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Subsurface formation of oxidants on Mars and implications for the preservation of organic biosignatures

AuthorsDávila, Alfonso F.; Fairén, Alberto G.; Gago-Duport, Luis; Stoker, Carol R.; Amils, Ricardo ; Bonaccorsi, Rosalba; Zavaleta, Jhony; Lim, Darlene; Schulze-Makuch, Dirk; McKay, Christopher P.
Organic compounds
Aqueous oxidation
Hydrogen peroxide
Issue Date27-May-2008
CitationEarth and Planetary Science Letters 272(1-2): 456-436 (2008)
AbstractHydrogen peroxide can form through the interaction of pyrite and anoxic water. The oxidation of pyrite results in the precipitation of sulfates and iron oxides, high redox potentials (~ 1000 mV) and acidic pH (3–4). The oxidative potential of the resultant solution may be responsible for the oxidation of organic compounds, as observed in the subsurface of the Rio Tinto Mars analog. On Mars subsurface migration of groundwater interacting with volcanogenic massive pyrite deposits would have mobilized acidic and oxidizing fluids through large portions of the crust, resulting in the widespread deposition of sulfates and iron oxides. This groundwater could have leached substantial volumes of aquifer material and crustal rocks, thereby erasing any organic compounds possibly down to depths of hundreds of meters. Therefore, the preservation of organic biosignatures must have been severely constrained in the portions of the ancient Martian crust that were exposed to aqueous processes, calling for a redefinition of the future targets in the search for biomolecular traces of life on Mars.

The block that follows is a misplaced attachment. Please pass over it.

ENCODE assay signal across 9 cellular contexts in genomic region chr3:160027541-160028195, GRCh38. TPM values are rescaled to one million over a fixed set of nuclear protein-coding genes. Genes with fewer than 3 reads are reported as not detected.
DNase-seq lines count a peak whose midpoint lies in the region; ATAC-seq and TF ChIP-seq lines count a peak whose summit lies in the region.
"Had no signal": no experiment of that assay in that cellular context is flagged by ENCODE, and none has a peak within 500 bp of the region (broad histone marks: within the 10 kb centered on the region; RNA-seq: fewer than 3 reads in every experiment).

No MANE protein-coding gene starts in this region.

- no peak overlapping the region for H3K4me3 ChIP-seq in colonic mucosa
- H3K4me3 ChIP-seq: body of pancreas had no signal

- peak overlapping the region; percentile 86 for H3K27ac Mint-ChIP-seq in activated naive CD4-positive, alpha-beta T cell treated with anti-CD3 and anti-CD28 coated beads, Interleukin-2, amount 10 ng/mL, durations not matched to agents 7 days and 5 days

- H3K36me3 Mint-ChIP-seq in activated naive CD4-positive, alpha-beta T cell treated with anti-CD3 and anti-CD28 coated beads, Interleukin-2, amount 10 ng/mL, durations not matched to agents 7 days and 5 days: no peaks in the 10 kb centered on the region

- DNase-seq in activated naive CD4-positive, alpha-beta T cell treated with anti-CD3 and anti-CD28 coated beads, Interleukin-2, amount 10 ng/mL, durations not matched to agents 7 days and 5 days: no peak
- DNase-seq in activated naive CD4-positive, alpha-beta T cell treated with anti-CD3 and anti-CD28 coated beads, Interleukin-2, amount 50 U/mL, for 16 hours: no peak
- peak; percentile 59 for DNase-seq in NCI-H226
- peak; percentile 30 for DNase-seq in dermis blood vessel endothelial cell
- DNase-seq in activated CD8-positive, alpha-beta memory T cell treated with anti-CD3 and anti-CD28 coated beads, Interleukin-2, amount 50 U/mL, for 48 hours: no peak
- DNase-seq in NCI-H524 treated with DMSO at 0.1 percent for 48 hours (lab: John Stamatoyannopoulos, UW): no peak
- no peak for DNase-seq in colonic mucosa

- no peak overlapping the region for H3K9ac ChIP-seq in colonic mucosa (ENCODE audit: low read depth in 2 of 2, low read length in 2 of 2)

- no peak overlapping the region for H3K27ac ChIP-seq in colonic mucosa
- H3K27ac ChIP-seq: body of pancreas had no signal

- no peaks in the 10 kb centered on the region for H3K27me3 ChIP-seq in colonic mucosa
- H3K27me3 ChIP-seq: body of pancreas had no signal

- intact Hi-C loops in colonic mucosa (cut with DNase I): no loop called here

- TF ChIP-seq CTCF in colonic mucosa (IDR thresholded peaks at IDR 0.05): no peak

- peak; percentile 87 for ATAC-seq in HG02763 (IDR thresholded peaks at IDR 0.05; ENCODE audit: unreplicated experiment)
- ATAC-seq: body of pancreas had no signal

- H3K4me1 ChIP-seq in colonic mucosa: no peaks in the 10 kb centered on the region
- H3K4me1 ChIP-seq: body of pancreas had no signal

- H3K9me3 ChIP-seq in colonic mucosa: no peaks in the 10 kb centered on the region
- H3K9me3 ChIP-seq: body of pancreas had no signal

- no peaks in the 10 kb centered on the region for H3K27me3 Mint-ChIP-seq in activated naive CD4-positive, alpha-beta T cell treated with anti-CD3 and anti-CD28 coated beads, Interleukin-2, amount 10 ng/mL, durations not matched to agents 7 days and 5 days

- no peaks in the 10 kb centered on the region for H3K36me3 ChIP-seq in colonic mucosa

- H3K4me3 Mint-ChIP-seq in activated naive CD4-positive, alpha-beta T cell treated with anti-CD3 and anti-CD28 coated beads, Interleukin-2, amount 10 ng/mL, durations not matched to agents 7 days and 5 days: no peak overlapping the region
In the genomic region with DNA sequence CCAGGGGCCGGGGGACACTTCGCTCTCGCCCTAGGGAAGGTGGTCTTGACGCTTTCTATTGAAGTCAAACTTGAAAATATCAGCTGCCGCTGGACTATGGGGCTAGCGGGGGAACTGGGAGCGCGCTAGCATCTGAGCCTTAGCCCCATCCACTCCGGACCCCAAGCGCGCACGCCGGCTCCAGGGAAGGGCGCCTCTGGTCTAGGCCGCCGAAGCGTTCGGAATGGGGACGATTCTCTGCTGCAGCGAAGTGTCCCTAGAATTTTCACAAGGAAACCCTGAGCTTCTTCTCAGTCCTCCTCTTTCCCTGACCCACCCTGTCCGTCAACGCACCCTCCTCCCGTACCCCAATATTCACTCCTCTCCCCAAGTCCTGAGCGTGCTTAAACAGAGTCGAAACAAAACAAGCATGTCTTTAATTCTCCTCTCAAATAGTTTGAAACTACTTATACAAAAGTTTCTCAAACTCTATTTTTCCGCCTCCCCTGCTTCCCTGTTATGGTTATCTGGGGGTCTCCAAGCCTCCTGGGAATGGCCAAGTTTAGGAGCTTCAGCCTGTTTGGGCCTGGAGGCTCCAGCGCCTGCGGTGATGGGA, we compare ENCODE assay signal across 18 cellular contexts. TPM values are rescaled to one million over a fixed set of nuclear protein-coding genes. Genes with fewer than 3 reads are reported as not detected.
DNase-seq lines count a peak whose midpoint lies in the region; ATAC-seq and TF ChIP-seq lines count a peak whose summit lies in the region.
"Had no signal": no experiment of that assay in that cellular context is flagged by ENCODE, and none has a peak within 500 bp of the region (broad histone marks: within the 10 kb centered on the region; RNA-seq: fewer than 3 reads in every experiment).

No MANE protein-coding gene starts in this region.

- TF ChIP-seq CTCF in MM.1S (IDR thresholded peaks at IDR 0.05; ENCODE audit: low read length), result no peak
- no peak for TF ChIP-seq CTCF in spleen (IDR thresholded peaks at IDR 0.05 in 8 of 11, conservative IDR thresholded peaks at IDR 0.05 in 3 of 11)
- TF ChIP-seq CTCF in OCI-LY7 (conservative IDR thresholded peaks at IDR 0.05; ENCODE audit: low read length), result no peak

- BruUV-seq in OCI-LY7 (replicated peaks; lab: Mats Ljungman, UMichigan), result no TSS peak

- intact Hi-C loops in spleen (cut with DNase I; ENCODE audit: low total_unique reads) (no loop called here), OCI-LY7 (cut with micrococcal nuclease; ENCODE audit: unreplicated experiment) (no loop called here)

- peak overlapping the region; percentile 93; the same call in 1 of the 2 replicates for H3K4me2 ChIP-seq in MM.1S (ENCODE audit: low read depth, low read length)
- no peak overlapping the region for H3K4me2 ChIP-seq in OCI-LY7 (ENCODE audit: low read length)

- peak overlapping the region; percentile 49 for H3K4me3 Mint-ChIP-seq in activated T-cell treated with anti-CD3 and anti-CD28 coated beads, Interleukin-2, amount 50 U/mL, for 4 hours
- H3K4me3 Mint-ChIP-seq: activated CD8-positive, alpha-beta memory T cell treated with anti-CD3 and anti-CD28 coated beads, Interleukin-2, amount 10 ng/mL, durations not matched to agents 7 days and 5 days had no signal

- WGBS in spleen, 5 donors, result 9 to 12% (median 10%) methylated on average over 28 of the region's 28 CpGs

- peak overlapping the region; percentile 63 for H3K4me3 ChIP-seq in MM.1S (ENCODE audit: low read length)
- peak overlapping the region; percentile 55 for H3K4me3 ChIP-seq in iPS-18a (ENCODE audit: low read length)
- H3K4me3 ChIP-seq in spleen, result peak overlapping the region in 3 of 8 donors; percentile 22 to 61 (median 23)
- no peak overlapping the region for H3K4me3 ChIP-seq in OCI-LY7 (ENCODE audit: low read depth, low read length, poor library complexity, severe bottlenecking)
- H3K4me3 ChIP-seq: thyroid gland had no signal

Description8 pages, 4 figures.-- Printed version published Jul 30, 2008.
Publisher version (URL)http://dx.doi.org/10.1016/j.epsl.2008.05.015
Appears in Collections:(CAB) Artículos
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